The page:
2011-10-28 / Top Stories

Local Residents To Spend $1,000,000

Participatory Budgeting Process Begins
By Howard Schwach


City Councilman Eric Ulrich’s chief of staff, Bart Haggerty, with Sondra Youdelman, the executive director of Community Voices Heard, the group running the participatory budgeting process. City Councilman Eric Ulrich’s chief of staff, Bart Haggerty, with Sondra Youdelman, the executive director of Community Voices Heard, the group running the participatory budgeting process. Forty local residents got together at PS/MS 114 in Belle Harbor last week to begin a process that will eventually spend $1 million of public money on capital projects on the peninsula that they believe are most necessary.

It’s called Participatory Budgeting, and the meeting was called by City Councilman Eric Ulrich, who is betting the million from his discretionary fund that the locals know best what the money should be used for.

In all, there will be five local groups meeting in the initial phase.

The first neighborhood assemblies to meet were at Breezy Point and in Rockaway Park. The next group will meet in Rockaway Beach, at the Knights of Columbus Hall on November 3 and in Broad Channel at the VFW Hall on November 7.


Locals brainstorm ideas at the meeting. Locals brainstorm ideas at the meeting. There are four City Council Districts working with the process, one in Manhattan, two in Brooklyn, and Councilman Ulrich’s District 32, which includes the western end of the Rockaway peninsula.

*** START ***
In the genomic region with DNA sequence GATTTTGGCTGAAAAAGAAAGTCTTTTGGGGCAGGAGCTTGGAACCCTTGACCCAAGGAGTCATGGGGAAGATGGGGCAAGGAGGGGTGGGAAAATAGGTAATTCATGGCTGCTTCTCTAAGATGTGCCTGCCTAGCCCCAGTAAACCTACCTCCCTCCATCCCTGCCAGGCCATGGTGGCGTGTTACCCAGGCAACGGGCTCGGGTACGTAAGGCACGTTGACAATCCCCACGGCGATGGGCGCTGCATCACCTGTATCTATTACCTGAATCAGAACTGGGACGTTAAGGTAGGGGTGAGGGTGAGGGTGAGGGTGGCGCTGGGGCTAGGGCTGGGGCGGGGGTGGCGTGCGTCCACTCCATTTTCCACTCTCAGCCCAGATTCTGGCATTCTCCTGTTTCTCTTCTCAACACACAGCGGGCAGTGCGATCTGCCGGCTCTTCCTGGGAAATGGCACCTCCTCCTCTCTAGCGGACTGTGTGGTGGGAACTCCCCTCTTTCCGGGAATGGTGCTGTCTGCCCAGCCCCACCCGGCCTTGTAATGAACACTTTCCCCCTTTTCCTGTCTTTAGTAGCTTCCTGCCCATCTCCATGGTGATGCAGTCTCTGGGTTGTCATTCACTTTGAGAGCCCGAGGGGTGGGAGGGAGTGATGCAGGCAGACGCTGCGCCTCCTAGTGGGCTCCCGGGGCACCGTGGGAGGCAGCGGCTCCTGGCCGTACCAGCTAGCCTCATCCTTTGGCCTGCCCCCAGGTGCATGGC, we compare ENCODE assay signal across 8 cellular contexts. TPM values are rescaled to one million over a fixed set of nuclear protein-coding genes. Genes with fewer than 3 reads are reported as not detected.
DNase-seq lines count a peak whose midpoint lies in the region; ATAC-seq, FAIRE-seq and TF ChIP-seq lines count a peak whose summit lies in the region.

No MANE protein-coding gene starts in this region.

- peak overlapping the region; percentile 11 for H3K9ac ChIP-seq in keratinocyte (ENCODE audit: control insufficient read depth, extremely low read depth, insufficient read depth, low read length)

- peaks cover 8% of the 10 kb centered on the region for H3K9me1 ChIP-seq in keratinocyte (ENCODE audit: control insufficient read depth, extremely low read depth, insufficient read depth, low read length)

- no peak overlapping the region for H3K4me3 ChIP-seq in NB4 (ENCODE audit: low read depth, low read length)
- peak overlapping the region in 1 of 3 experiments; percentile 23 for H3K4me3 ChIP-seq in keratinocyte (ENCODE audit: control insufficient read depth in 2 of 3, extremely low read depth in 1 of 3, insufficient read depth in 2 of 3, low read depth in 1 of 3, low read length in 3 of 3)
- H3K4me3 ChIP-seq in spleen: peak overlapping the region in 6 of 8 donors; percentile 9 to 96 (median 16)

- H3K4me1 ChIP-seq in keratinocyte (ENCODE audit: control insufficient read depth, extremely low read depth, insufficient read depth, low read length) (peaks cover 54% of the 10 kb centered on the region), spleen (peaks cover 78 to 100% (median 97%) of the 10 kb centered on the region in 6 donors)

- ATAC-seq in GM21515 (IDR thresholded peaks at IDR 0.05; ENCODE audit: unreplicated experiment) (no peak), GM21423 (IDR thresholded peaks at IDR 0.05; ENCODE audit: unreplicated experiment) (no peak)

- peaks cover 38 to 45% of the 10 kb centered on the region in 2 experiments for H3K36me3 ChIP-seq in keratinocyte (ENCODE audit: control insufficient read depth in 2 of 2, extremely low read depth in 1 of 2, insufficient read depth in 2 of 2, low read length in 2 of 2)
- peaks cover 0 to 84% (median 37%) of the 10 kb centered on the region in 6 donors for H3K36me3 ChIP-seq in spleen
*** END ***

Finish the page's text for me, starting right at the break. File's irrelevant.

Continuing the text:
Local resident Hank Iori, who is working with Ulrich on the process, gave a quick PowerPoint presentation on the process and then the participants worked in small groups with facilitators to come up with ways of spending the money.

Some of the ideas presented at the PS 114 meeting were speed bumps around schools, replenishment of the beachfront, fixing the boardwalk, reconfiguring Shore Front Parkway and buying computers for local schools.

The only restrictions on the ideas were that they had to be capital expenses rather than operating expenses and the projects had to cost more than $35,000 and less than $65,000.


Brian Heffernan facilitates one of the groups talking about local needs. Brian Heffernan facilitates one of the groups talking about local needs. The ideas flew and were recorded by the facilitators.

Some of those at the meeting volunteered to become delegates and to meet from November to January to discuss the ideas presented and to codify the ideas into solid plans.

In February, neighborhood assemblies are planned to present the ideas to the electorate and to get feedback.

In March or April, the community will vote for those plans it likes best.

Anybody 18 years or older who lives in the district will be eligible to vote.

The plan right now is to hold the voting on one day at several sites around the community.

Ulrich then will build the results into his capital budget requests for the following year and he says that he expects that most of the ideas will come to fruition.

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